Five of the best new releases we're featuring this month on CPR Classical.
The Colorado Symphony and Chorus appear here in their first recording with Music Director Andrew Litton. Vaughan Williams' cantata "Dona Nobis Pacem" is a moving and powerful entreaty for peace written in 1936 when the tensions of impending war were already casting a shadow over Europe.
This recording captures a performance that is emotionally urgent and stunning in its beauty. Stephen Hough's "Missa Mirabilis" is an excellent complement to the Vaughan Williams. Typical of Hough's music, the piece is attractively engaging, rhythmically vibrant and full of melody. Litton and the CSO have delivered a winner.
Mahan Esfahani is a staggeringly gifted player who pairs virtuosic technique with a deep musical sensitivity. This disc of solo harpsichord music is a delight. His showcase performance of C.P.E. Bach's 12 Variations on "Les Folies d'Espagne" is a highlight. The composition itself is packed with a variety of invention and is a wonderful example of why C.P.E. stands on his own as a composer outside of his father's shadow.
But Esfahani embodies more than just sheer virtuosity. He really makes the harpsichord sing and wrings a surprising amount of color and texture from his instrument. That skill really pays off in his performances of Gorecki and Reich, where the textures and shading of his playing add a new dimension to the minimalist scores originally written for piano.
CPR Classical listeners were lucky to get a preview of this release last Winter when pianist Orli Shaham played much of this material in a live broadcast from her Aspen Music Festival winter concert series recital. Shaham frames three of Brahms' late piano sets -- Opus 117, 118, and 119 -- with works by Schubert, Schumann and Chopin that inspired Brahms, as well as contemporary works from Bruce Adolphe, Avner Dorman, and Brett Dean.
Her playing across the board is warm and intelligent, shading the music with a range of emotions and creating some very special moments. Dorman's "After Brahms" is a standout, especially the thoughtful, intimate and beautiful final movement. If you want to hear just how great Shaham is, check out her performance on the Schoenberg. She imbues these brief atonal expressionist movements with personality and charm, and that is not an easy task.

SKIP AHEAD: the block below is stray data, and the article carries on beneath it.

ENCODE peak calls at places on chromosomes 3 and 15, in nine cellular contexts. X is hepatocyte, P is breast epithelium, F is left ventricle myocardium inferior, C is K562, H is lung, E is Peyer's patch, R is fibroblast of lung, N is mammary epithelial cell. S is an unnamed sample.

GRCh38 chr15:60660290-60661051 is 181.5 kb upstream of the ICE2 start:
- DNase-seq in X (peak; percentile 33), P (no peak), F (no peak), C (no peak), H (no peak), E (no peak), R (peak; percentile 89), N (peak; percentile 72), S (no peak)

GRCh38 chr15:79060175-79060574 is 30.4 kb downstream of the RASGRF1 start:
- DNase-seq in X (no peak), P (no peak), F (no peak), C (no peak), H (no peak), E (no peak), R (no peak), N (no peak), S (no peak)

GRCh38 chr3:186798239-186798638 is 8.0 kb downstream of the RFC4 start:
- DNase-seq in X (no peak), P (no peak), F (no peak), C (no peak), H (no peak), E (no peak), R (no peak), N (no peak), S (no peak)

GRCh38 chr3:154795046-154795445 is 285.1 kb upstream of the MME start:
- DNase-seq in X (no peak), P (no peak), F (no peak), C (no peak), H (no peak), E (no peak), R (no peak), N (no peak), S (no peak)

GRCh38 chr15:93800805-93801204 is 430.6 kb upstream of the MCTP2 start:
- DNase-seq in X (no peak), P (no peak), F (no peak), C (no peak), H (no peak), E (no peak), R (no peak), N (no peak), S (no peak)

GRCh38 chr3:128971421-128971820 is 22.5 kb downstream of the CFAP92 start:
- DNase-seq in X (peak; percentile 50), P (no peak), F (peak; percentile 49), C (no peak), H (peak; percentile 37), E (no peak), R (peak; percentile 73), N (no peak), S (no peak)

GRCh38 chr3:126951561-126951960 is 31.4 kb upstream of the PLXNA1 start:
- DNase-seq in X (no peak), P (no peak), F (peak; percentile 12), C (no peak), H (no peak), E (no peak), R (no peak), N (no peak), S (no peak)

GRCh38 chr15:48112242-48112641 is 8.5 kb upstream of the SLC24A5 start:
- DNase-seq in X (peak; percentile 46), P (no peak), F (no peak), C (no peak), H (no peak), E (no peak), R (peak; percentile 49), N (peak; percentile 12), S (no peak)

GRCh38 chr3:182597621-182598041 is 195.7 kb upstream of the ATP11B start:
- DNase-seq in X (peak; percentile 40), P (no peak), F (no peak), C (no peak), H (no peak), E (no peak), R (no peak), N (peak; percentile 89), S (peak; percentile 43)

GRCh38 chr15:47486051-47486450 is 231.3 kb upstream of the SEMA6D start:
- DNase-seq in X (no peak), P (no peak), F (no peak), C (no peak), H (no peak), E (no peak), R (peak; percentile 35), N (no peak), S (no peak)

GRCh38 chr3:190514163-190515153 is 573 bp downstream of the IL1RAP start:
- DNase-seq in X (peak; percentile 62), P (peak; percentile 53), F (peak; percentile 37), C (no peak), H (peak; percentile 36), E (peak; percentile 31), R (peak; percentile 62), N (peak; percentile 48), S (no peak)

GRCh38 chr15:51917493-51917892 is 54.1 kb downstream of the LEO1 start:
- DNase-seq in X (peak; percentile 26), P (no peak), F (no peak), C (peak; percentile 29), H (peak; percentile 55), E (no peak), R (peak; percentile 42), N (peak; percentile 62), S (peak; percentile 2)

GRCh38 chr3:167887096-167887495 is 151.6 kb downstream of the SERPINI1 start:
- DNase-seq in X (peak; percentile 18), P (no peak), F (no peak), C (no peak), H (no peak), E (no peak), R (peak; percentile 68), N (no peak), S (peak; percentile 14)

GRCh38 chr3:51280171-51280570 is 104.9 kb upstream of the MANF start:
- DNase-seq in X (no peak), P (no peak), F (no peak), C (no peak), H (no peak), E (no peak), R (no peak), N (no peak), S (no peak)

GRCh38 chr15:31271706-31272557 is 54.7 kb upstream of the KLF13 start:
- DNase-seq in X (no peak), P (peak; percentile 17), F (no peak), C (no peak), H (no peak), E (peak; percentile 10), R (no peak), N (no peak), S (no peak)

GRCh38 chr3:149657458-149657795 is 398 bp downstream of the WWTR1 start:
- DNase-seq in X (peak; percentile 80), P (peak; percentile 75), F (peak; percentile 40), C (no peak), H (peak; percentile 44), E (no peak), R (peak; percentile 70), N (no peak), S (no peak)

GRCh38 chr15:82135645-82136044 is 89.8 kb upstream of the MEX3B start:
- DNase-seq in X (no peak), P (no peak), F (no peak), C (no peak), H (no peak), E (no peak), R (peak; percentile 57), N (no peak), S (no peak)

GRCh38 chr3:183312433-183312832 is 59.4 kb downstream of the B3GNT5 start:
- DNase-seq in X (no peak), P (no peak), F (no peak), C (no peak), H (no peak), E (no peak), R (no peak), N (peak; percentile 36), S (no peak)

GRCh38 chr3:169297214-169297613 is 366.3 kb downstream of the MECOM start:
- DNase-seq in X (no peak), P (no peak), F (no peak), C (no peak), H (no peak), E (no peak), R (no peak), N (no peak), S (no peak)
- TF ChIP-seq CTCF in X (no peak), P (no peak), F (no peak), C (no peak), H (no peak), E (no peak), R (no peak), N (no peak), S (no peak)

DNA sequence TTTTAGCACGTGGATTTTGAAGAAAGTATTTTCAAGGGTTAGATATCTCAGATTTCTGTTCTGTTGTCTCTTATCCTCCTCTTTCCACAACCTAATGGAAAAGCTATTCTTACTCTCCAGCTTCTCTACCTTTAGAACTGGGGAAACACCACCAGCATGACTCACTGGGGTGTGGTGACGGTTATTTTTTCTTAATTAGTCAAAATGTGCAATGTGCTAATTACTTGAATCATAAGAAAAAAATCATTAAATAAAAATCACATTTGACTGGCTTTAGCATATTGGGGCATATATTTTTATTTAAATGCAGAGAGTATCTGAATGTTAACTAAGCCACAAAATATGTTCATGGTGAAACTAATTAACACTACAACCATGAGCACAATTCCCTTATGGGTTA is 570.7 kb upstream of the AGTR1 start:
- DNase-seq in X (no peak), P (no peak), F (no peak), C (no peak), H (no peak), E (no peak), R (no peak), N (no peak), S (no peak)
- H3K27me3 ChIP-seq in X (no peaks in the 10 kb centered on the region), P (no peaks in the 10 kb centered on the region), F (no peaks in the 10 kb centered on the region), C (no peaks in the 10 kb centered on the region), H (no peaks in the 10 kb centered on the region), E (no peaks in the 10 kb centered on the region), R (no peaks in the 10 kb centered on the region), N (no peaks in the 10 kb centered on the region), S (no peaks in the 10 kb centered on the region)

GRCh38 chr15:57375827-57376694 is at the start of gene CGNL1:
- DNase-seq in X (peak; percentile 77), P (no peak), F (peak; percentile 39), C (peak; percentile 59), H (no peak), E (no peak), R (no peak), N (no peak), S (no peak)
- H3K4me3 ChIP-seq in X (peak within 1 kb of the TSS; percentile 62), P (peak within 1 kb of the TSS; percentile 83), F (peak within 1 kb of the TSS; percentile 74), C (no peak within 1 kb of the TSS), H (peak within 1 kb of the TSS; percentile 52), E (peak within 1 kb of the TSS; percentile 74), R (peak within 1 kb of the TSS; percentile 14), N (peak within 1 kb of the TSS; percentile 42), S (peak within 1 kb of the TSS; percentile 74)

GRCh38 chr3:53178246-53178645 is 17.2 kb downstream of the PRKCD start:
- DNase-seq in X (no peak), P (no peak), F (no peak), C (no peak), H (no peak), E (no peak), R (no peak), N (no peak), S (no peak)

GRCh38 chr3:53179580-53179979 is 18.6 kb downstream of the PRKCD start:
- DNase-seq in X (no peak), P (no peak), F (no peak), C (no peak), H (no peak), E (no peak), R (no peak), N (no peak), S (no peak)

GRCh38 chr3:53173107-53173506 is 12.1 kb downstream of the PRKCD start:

The Seattle Symphony continues to be one of the more interesting American orchestras recording today. Last year they released John Luther Adams' Pulitzer Prize-winning "Become Ocean," a piece they also commissioned. Their follow-up is a pairing of two pieces that show European composers reacting to America with their music.
Edgard Varese's sound masses and intricate percussion seem quite removed from the Romantic luster of Dvorak's symphonic masterpiece, but the two pieces were written less than 30 years apart ("New World" in 1893, "Ameriques" in 1921).
What makes this disc great is pairing the two pieces. In context with each other, Dvorak brings out the Romantic underpinnings of Varese's modernist language, while Varese underscores the drama and brings a freshness to the Dvorak.
Paul Lansky's new chamber canata "Contemplating Weather" is a surprise if you are expecting dense and academic music from a Princeton professor best known for computer music.
After decades focused on electronics, Lansky has spent most of the last 10 years writing again for acoustic instruments. With "Contemplating Weather," he has created a very human piece about our interaction with clouds, rain, snow, and storm. The music is at turns funny and tragic, but always proceeds with a grace and beauty that is compelling and endearing.